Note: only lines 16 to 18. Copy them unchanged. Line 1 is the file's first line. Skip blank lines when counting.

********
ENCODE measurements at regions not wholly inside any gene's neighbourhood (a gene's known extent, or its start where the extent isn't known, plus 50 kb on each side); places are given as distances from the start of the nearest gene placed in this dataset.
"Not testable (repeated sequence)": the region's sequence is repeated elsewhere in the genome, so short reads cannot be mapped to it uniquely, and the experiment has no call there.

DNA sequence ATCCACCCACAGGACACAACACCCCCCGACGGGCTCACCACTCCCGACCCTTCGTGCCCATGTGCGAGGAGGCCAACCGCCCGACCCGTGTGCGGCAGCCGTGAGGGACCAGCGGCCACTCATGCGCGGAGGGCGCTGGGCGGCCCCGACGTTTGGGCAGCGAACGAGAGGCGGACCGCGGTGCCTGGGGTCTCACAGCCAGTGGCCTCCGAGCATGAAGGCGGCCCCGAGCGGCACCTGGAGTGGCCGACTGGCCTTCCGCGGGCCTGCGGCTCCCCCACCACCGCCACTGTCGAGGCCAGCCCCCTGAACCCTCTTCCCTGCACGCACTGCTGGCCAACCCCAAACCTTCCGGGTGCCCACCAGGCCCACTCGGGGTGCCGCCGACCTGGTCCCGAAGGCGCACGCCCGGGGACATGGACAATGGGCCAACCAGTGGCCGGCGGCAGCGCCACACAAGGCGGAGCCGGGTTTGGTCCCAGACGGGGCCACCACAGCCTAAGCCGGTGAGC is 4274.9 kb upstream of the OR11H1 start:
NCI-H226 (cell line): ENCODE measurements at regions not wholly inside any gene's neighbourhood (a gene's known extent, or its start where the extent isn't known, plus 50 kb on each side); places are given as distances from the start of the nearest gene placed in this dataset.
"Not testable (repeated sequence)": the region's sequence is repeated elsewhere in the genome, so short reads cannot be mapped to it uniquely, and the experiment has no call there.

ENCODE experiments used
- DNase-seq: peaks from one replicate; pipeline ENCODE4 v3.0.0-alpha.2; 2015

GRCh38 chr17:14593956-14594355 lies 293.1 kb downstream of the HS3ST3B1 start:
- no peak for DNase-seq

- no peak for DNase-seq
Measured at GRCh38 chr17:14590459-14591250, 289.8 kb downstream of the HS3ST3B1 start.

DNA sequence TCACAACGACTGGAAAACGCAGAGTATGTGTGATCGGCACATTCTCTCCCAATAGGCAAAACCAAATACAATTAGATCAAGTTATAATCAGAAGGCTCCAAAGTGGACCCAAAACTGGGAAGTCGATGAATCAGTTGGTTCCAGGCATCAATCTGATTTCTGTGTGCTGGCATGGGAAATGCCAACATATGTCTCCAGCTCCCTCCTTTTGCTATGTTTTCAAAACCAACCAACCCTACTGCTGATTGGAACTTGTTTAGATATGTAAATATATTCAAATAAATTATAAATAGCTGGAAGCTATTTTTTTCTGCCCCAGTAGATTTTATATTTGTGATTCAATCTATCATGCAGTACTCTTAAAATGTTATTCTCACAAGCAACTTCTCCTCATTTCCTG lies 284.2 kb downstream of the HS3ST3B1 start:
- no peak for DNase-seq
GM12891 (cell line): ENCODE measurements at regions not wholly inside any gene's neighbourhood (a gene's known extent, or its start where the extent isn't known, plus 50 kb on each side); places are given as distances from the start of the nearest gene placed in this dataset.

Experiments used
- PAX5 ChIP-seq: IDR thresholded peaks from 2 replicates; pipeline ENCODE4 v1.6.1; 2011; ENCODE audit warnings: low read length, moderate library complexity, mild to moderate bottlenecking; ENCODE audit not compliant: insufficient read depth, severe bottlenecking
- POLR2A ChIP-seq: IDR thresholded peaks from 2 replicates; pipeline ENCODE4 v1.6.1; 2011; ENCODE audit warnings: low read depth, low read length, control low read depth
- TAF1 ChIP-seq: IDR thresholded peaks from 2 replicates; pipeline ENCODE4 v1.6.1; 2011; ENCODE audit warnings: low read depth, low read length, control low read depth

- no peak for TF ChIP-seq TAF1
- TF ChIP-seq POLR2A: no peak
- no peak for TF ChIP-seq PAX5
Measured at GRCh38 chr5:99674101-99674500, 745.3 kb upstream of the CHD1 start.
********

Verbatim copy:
- PAX5 ChIP-seq: IDR thresholded peaks from 2 replicates; pipeline ENCODE4 v1.6.1; 2011; ENCODE audit warnings: low read length, moderate library complexity, mild to moderate bottlenecking; ENCODE audit not compliant: insufficient read depth, severe bottlenecking
- POLR2A ChIP-seq: IDR thresholded peaks from 2 replicates; pipeline ENCODE4 v1.6.1; 2011; ENCODE audit warnings: low read depth, low read length, control low read depth
- TAF1 ChIP-seq: IDR thresholded peaks from 2 replicates; pipeline ENCODE4 v1.6.1; 2011; ENCODE audit warnings: low read depth, low read length, control low read depth